The WIRED Nextfest is coming up next week here in Downtown Los Angeles. I am really excited about many of the exhibitions. It's one thing to read about a cool robot online, but to actually see one in real life is even better, as long as it doesn't try and chop off your arm with its sword. I have compiled a list of what I think will be some of the more interesting robots at Nextfest:
- Keepon: This cute, yellow, dancing robot is currently my favorite robot. His little eyes are two cameras and his nose is a microphone. His mastery of expressive head bobbing is quite impressive. I want to get a close-up shot of his insides which are actually quite complex. He will also be making an appearance with Spoon on the 10th
- Chroino: This little robot is totally bad-ass. Check out his strut and watch him stand up, like a person would, unlike a Robosapien 2. This will be one of my next robot purchases!
- Kiyomori[Warning Flash + Music]: Personally I've always thought that the world needed more robots wearing traditional samurai armor replete with swords. I hope that nobody pisses off Kyomori and loses an arm.
- Hubo FX-1: Holy smokes, the alpa stages of mech warriors are upon us! In Korea, "human-riding robot" doesn't ride you, you ride robot.
- HumanKind: Hanson Robotics has endeavored to create expressive robot heads that appear to be human. I don't know if I'm the only person who is creeped out by this, but I'm guessing that I'm not. Their new head, Joey Chaos, is a "one of a kind humanoid rock star is known for his attitude and smart remarks," I guess that could be fairly entertaining.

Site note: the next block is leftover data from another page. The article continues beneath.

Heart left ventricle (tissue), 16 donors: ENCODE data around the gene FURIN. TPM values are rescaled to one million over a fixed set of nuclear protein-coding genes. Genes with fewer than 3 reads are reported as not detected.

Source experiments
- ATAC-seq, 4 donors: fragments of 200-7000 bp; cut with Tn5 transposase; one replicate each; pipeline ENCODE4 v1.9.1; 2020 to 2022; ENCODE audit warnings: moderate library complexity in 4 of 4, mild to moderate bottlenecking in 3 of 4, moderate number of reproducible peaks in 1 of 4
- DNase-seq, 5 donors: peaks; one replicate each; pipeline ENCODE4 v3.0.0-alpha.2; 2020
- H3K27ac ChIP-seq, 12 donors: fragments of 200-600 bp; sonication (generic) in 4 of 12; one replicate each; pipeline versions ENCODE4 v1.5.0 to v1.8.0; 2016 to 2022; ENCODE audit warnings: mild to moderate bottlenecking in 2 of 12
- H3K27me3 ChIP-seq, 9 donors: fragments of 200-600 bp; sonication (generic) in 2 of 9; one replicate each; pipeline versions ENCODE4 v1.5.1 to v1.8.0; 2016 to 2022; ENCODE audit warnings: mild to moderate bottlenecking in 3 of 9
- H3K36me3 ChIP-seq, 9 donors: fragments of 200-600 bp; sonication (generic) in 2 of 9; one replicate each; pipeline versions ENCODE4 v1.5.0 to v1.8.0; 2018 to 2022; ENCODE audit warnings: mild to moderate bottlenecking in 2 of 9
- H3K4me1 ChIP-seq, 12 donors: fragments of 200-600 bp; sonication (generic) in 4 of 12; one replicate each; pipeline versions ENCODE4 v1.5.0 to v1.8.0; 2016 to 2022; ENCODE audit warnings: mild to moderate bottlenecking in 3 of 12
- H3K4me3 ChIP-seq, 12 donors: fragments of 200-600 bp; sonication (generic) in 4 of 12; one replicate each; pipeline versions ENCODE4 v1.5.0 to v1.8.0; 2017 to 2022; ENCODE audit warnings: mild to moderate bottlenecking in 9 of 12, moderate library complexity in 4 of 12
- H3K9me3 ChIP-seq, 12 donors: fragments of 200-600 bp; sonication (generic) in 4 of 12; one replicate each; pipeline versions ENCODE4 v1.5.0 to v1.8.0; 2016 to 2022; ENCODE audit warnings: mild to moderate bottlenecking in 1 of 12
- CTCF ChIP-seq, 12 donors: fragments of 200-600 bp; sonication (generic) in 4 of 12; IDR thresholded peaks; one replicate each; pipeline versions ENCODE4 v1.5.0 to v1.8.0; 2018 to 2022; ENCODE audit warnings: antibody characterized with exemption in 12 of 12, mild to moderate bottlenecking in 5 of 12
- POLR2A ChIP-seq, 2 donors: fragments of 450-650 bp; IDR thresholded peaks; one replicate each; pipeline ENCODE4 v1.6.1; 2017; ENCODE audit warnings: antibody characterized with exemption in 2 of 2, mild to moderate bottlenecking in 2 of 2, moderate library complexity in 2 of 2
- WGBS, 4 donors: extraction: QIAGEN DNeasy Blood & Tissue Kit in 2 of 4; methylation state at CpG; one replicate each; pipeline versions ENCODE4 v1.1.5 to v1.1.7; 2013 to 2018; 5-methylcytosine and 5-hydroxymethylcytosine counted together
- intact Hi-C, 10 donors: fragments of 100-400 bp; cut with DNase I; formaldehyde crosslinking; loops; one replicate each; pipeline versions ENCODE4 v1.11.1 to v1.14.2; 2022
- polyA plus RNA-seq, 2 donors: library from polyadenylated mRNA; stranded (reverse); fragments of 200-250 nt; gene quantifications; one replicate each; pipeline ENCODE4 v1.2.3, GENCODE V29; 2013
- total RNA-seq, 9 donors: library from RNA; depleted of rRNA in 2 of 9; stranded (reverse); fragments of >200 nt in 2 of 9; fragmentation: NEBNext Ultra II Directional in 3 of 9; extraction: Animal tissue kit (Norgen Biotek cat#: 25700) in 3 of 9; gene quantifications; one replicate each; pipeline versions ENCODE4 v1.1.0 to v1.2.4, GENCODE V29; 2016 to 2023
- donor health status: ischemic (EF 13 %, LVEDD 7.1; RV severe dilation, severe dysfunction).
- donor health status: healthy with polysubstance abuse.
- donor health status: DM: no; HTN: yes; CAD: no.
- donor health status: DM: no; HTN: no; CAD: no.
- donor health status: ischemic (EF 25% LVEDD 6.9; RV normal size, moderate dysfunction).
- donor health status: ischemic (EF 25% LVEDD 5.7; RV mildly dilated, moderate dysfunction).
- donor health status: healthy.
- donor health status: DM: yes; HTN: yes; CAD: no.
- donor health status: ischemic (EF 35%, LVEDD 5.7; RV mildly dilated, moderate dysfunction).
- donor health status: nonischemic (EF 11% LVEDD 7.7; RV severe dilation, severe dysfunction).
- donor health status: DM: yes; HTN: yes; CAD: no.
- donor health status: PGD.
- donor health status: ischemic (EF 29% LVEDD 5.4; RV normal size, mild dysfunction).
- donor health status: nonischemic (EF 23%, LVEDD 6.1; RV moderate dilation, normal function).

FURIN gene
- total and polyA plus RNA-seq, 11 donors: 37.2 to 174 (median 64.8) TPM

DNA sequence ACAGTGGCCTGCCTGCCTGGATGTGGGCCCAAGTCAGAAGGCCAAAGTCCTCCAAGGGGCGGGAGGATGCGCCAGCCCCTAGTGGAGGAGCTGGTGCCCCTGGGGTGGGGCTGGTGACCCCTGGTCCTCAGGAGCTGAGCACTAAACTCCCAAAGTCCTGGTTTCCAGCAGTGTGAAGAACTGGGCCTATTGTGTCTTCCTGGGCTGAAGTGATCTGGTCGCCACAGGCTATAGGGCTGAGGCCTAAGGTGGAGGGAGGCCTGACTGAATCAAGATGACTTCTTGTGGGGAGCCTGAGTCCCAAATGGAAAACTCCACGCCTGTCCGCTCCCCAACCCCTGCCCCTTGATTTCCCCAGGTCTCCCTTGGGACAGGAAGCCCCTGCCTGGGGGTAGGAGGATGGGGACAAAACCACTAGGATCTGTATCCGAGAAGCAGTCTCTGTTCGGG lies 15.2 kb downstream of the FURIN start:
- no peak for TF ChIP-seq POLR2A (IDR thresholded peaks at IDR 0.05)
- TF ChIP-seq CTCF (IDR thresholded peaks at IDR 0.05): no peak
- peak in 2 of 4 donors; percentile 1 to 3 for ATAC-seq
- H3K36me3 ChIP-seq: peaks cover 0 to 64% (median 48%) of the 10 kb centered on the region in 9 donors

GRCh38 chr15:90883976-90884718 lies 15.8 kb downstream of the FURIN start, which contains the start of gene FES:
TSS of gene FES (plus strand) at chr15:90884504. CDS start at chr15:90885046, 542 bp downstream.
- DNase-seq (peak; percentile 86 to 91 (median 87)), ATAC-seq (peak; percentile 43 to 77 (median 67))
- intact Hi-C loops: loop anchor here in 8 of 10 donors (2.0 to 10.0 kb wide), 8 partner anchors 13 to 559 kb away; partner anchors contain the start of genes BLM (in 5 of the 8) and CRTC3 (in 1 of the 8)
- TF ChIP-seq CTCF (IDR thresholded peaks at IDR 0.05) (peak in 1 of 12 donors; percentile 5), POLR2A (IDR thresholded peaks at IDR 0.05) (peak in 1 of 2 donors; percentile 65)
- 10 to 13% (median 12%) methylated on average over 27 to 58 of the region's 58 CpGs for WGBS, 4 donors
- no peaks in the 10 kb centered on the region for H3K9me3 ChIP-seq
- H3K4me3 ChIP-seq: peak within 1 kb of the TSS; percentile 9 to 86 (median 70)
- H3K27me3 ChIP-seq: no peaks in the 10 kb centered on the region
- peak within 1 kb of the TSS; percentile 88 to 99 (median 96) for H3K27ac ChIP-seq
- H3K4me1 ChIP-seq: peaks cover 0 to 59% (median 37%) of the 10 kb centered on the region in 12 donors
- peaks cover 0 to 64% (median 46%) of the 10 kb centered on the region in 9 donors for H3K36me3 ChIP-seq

- Zou Ren Ti: What's creepier than an expressive robotic head? How about creating your twin in robot form. Yep, Xi'an wins.
- Takanishi Bots: There is something really retro about the assorted robots from Takanishi. The WL-16RIII looks pretty original though and the WABIAN-2R looks more modern than their other offerings.
- REEM-A: Pal Technology's REEM-A robot has a sense of equilibrium and if you try and push him over he will regain his balance. I wonder what happens if you push him too hard?
- Juke Bots: My German isn't so great, but from what I can tell from the pictures, the Juke Bots are a pair of what look like industrial welding robots that dance to music. Dancing robots are always crowd pleasers, and oddly enough dancing is a common robot design feature.
- Shadow Hand: This robotic hand is supposedly "the most advanced Dexterous Hand in the world." It looks pretty complicated, containing 40 air muscles.
- BodyBug: I'm not really sure what the point of this robot is, and the demo video, which was clearly inspired by, if not blatantly stolen from, Apple, confuses me even more. I guess it's a robot for playing a dancing game with your friends? I have no idea, but I suppose I'll find out more at Nextfest.
- Salamandra robotica: Ok so this isn't the most interesting robot ever, but the page has some neat motion graphs.
- The LEMUR Robots: NASA's multi-limbed bots look like a cross between robotic insects and big-eyed lemurs. Apparently they can climb walls.
- Outerspace: This robot looks like your average desk lamp, but comes alive and responds to your input as you can see in this video.
- Recon Scout - Reconnaissance Robot: This little dumbbell shaped robot is remote controlled and made for military work. You can toss the Recon Scout into a battle zone and drive it around to get an idea of what lies ahead.
- SRR: Sample-Return Rover: These venerable robots created in 1997 and 2000 may be old, but they're still useful. They can even work together to retrieve samples in hazardous environments.
- Glowbots: These intercommunicating, interactive, LED-encrusted robots remind me of a physical version of Conway's Game of Life. You can watch some videos of the Glowbots here.
Wired Nextfest takes place September 13th through the 16th in the South Hall of the LA Convention Center. Tickets will run you $20 if you're and adult, $15 with a student ID, and kids 2-12 are $5.